In vivo NMR studies by Marx et al., (Biotechnology and Bioengineering 56, 168-180 (1997)) and Sonntag (European Journal of Biochemistry 213: 1325-1331 (1993)) have shown that in Corynebacterium glutamicum both the succinylase route and the dehydrogenase route contribute towards the production of L-lysine.

The gene for desuccinylase (dapE) from Corynebacterium glutamicum has been cloned and sequenced by Wehrmannn et al. (Journal of Bacteriology 177: 5991-5993 (1995)). It has also be possible to clone and sequence the gene for succinylase (dapD) from Corynebacterium glutamicum (Wehrmannn et al,. Journal of Bacteriology 180, 3159-3165 (1998)).

SUMMARY OF THE INVENTION OBJECT OF THE INVENTION

The inventors had the object of providing new measures for improved fermentative preparation of L-lysine.

DESCRIPTION OF THE INVENTION

L-Lysine is used in human medicine, in the pharmaceuticals industry and in particular in animal nutrition. There is therefore a general interest in providing new improved processes for the preparation of L-lysine.

When L-lysine or lysine are mentioned in the following, not only the base but also the salts, such as for example lysine monohydrochloride or lysine sulfate, are also meant.

The invention provides an isolated polynucleotide from coryneform bacteria, comprising a polynucleotide sequence chosen from the group consisting of

a) polynucleotide which is identical to the extent of at least 70% to a polynucleotide which codes for a polypeptide which comprises the amino acid sequence of SEQ ID No. 2,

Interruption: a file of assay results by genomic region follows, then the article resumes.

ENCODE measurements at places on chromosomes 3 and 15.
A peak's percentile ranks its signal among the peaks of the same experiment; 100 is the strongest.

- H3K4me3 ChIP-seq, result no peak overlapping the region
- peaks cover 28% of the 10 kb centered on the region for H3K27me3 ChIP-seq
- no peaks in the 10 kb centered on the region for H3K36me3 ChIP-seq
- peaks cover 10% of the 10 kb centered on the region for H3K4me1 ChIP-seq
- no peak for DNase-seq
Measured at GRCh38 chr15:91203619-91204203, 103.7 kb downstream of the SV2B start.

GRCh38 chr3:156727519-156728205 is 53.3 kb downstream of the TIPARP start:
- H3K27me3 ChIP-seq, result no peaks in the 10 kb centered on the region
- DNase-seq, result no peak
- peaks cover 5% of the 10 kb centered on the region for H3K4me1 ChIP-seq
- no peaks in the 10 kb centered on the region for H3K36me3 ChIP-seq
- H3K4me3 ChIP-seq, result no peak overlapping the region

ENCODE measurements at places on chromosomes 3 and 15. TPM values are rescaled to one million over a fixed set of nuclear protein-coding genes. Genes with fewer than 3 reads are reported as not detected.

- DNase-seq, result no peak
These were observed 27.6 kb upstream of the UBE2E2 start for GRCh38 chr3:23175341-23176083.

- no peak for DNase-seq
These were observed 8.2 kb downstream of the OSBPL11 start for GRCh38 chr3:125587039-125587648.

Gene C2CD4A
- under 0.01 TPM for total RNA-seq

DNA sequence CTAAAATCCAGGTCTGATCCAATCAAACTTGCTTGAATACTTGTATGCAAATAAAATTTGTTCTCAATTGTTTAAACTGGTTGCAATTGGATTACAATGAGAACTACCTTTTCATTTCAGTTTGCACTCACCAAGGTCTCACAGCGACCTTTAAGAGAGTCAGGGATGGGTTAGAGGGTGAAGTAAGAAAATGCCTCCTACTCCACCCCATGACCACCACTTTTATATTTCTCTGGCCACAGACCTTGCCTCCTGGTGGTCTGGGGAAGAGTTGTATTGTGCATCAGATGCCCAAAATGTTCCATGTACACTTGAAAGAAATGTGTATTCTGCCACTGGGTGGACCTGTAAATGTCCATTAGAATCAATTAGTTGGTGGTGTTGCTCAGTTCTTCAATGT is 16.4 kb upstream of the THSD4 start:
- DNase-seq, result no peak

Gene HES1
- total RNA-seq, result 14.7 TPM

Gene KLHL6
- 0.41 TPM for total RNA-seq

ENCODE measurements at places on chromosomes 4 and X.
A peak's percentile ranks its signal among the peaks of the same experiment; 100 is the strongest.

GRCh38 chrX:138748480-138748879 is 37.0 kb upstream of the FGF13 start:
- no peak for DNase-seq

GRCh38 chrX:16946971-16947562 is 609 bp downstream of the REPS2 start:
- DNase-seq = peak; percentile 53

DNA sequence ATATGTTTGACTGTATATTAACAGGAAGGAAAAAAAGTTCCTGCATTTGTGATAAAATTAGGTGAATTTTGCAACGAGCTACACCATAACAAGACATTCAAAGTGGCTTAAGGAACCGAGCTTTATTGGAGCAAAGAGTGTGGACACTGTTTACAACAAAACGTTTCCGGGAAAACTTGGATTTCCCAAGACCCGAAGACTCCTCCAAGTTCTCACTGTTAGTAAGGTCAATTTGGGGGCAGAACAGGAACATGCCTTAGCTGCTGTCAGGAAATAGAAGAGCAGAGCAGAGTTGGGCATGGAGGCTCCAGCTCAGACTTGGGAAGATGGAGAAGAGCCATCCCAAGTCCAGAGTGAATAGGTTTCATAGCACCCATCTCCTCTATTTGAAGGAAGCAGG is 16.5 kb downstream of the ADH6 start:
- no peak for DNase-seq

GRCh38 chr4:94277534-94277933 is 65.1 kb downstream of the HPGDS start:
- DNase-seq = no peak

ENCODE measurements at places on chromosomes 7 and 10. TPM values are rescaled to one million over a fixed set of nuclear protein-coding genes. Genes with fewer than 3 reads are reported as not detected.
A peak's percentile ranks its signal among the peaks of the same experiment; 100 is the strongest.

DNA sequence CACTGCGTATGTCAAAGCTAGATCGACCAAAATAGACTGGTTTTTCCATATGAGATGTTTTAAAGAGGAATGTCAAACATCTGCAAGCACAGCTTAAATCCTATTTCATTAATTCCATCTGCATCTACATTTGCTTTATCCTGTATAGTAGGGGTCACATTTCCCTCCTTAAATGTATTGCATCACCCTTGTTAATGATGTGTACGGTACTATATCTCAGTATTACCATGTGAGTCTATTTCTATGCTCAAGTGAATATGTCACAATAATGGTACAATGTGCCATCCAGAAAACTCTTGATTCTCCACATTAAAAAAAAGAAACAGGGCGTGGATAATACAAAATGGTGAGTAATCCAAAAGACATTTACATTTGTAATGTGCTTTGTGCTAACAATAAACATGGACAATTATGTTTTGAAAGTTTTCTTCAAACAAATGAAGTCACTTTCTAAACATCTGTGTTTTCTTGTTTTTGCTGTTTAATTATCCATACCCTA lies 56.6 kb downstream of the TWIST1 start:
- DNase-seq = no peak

b) polynucleotide which is identical to the extent of at least 70% to a polynucleotide which codes for the polypeptide which is expressed by the dapF gene contained on plasmid pEC-XT99A-dapF in the deposited C. glutamicum strain DSM 12968,

c) polynucleotide which codes for a polypeptide which comprises an amino acid sequence which is identical to the extent of at least 70% to the amino acid sequence of SEQ ID No. 2,

d) polynucleotide which is complementary to the polynucleotides of a), b) or c), and

e) polynucleotide comprising at least 15 successive bases of the polynucleotide sequence of a), b), c) or d).

The invention also provides a polynucleotide preferably being a DNA which is capable of replication, comprising:

(i) the nucleotide sequence shown in SEQ ID no. 1, or

(ii) at least one sequence which corresponds to sequence (i) within the range of the degeneration of the genetic code, or

(iii) at least one sequence which hybridizes with the sequence complementary to sequence (i) or (ii), and optionally

(iv) sense mutations of neutral function in (i).

The invention also provides

a polynucleotide that is capable of replication in coryneform bacteria, which is preferably recombinant DNA, comprising the nucleotide sequence as shown in SEQ ID no. 1,

a polynucleotide that is capable of replication in coryneform bacteria, which is preferably recombinant DNA, which codes for a polypeptide which comprises the amino acid sequence as shown in SEQ ID No.2,

a vector containing the polynucleotide sequence as described in (i)-(iv) above, in particular pEC-XT99A-dapF, deposited as DSM 12968.